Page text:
The term structure of interest rates is the variation of interest rates with time — for example, it is usual for a government bond with 10 years to run till maturity to have a different YTM from one which is only one year from maturity. The term structure, especially when depicted as a graph, is also called the yield curve.
It is usual for interest rates to increase with time; the longer the time till maturity of a zero coupon bond the higher the rate of return on it. When the term structure shows this behaviour, the yield curve, when drawn as a graph, slopes upward.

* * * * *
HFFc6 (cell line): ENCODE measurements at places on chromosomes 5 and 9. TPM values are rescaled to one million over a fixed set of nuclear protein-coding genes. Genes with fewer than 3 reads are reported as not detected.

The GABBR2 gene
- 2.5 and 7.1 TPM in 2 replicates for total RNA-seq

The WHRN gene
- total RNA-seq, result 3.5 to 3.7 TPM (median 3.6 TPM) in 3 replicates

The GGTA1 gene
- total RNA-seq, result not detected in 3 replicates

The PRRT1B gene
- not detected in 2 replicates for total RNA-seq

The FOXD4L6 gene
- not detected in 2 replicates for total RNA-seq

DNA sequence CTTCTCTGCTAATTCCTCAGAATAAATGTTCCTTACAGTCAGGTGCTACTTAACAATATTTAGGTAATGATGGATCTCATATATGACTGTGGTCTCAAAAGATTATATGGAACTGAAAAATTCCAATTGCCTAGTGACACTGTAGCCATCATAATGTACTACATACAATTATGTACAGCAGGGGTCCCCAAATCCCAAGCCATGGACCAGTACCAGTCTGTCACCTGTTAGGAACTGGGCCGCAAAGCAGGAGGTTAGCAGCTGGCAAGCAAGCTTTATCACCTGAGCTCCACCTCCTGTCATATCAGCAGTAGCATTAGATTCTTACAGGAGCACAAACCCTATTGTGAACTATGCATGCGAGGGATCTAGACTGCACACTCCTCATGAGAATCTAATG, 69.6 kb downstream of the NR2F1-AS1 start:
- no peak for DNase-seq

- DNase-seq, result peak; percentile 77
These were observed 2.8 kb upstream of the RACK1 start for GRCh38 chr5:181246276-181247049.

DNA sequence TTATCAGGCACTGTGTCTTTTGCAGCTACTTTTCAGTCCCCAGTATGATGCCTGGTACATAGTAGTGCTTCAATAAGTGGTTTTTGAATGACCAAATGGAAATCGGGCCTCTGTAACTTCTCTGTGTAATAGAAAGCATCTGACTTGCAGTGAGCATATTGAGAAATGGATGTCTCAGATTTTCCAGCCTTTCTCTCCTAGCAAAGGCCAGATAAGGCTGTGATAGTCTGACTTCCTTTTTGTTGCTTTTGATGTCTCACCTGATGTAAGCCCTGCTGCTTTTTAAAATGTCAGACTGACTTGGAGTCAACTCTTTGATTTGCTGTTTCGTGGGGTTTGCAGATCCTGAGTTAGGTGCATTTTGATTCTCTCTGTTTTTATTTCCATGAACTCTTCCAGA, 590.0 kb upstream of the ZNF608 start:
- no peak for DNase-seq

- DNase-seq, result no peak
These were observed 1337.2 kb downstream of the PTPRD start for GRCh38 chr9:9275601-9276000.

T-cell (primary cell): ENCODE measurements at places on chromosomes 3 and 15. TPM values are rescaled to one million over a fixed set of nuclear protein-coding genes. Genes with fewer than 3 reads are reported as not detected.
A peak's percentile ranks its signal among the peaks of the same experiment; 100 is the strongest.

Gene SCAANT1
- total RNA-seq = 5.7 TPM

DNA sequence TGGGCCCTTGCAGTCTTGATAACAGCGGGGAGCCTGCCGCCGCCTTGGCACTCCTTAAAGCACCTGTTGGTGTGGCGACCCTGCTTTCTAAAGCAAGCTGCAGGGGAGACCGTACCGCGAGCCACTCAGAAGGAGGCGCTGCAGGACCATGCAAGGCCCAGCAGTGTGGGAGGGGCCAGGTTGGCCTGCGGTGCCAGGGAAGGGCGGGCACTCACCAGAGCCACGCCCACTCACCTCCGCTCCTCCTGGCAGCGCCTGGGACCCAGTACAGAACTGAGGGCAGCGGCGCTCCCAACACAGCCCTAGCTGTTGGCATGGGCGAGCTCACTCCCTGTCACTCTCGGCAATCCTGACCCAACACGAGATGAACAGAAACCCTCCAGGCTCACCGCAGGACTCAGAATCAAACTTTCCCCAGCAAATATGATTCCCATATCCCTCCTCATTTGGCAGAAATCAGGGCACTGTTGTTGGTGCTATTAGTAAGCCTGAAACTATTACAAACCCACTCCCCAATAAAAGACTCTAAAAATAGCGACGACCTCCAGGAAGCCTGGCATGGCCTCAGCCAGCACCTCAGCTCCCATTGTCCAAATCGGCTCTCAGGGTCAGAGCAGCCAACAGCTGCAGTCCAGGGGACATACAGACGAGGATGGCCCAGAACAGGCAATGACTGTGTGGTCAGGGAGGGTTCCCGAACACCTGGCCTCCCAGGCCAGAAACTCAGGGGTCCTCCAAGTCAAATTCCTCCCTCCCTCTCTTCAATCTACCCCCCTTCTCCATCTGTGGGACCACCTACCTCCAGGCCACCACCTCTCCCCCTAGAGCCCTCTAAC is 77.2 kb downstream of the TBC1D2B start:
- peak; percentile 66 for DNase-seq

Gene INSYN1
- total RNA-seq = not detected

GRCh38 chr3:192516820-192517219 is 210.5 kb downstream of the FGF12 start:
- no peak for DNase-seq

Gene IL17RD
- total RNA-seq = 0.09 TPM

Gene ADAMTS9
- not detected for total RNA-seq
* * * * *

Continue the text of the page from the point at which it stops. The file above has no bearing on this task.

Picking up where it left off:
A yield curve that is downward sloping is called an inverted yield curve.
There are a number of explanations for the upward sloping yield curve. The most important is liquidity preference, that investors need compensation for the potentially lower liquidity of long term bonds. Another explanation is that higher duration means greater exposures to interest rate risk and inflation risk.
The Fisher hypothesis suggests that inflation and interest rates move together, so the risks are linked.